Submitted by Kjell Aleklett on Mon, 2013-07-22 22:13.
The discussion of Israel’s oil reserves gives me reason to discuss the rules that exist for reporting of resources and reserves of conventional oil. It is this oil that still dominates world production and it is production of this oil that has now reached peak oil and has slowly begun to decline. A bright future for increased production requires that we address production of unconventional oils and for those there are not yet any firm rules about how resources and reserves should be reported. As an example I can point to how the kerogen oil in Israel was compared with Saudi Arabia’s conventional oil without mentioning that the “tap” (flow) of kerogen oil could only be opened to a far lesser extent.
Oil & Gas Journal is an industry news journal on oil that I keep an eye on and on 18 July they published an article with the title, “Resource estimate hiked for Israel nearshore license”.
Submitted by Kjell Aleklett on Tue, 2013-07-09 20:19.
On the ASPO Sweden website Martin Saar has written a good article on Egypt and how declining income from oil production is a source of that nation’s current problems. It is definitely a problem for their future. (The text is translated to English by Michael Lardelli).
Egypt condemned to continued chaos without its earnings from oil!
Written by Martin Saar, 8 July 2013, 10:23 PM
Egypt has fallen into chaos again and our traditional mainstream media once again have succeeded in missing the fundamental causes of that nation’s problems – runaway population growth, declining natural resources and a continuously worsening trade balance. Unfortunately, those factors were already obvious several years ago and are now even more severe.
According to Egypt’s central bank, for the first time the nation has become a net importer or oil. It is now dependent on its current $2 billion worth of annual natural gas exports to purchase the difference.
Submitted by Kjell Aleklett on Mon, 2013-07-08 16:35.
Colin Campbell and I first changed the order of the words “Oil Peak” to “Peak Oil” when we thought it would give a better acronym for the name of the NGO we were considering forming. When we did that we had no idea that the “Peak-” descriptor would one day have the impact it has demonstrated. The NGO we were discussing had the working title of “The Association for the Study of the Oil Peak”, ASOP. That acronym jarred a little and thus “Oil Peak” was swapped around to “Peak Oil” so that ASOP would be “ASPO”. Since then many “peaks” have been discussed. Indeed, Richard Heinberg has written a book titled ”Peak Everything”.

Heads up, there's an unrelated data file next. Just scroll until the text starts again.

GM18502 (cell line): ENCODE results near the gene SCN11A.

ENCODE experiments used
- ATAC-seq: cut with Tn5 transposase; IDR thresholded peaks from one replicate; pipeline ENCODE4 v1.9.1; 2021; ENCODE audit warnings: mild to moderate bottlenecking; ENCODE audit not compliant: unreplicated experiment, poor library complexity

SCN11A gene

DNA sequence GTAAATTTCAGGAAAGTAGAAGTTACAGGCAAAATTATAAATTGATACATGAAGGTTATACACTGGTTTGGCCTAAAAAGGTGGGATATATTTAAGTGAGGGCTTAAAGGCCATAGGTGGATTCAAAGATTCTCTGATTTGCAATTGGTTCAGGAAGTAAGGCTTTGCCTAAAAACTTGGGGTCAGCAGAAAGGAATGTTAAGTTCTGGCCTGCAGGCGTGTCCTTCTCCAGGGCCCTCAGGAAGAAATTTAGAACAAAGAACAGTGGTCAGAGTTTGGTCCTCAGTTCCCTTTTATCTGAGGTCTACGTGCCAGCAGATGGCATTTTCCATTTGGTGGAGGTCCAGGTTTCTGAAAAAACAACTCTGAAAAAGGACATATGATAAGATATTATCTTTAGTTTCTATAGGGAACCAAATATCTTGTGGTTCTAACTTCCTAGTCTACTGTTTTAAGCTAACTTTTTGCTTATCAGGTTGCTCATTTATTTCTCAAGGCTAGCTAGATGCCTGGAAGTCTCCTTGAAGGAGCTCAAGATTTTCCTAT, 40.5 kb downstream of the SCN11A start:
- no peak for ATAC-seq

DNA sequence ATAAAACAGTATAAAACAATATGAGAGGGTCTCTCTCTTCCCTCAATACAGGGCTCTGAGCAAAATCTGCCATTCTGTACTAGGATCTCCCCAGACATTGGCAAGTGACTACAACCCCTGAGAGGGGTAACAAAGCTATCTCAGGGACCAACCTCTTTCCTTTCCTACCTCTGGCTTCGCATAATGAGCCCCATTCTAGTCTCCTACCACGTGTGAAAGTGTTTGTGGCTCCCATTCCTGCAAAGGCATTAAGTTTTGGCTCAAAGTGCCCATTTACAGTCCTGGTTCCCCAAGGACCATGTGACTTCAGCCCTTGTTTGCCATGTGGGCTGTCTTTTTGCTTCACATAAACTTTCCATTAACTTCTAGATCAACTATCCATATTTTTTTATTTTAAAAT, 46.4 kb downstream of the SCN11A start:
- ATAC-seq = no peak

My reason for taking up the “peak” term again is an article in The Guardian where they discuss “Peak Water”: Grain harvests are already shrinking as US, India and China come close to ‘peak water’. They assert that there are already nations that have passed “peak water”:
“Among the countries whose water supply has peaked and begun to decline are Saudi Arabia, Syria, Iraq and Yemen.
Submitted by Kjell Aleklett on Fri, 2013-07-05 10:44.
The conference, “Global Energy Systems 2013” in Edinburgh, UK, has now concluded with great success. The initiative to hold a conference in Scotland was taken when ASPO International met in Vienna in 2012 after the successful conference there. According to our regulations a meeting of ASPO International members should occur when an ASPO conference is held and in 2012 we decided to try to organise a conference in the UK. Euan Mearns from Aberdeen, the prolific writer for The Oil Drum website, took upon himself the task of assembling a group to organise a UK conference and report back to the ASPO International. We decided that Uppsala would be the backup destination for the next ASPO conference if the UK idea failed.
ASPO International is an entirely non-profit organisation without a budget and so the financing of a conference by a national ASPO organisation can be a difficult issue. During the organisational work it became evident that a conference on Global Energy Systems would find sponsors while a traditional Peak Oil conference would have difficulties.
Submitted by Kjell Aleklett on Mon, 2013-06-10 13:03.
In the journal, Science Omega, James Morgan has published an interview with me where we discuss how we can prepare for "the second half of the age of oil". In light of the fact that so many articles in the last half year have tried to convince us that we do not need to worry about Peak Oil, it was a pleasure to discuss how Peak Oil will affect us in future. The title of the article, "Peak oil: preparing for the extinction of 'petroleum man' ", indicates that it is taking a very long term view but before he becomes extinct 'petroleum man' will contract and the hope is that 'the alternative man' will, instead, grow forth.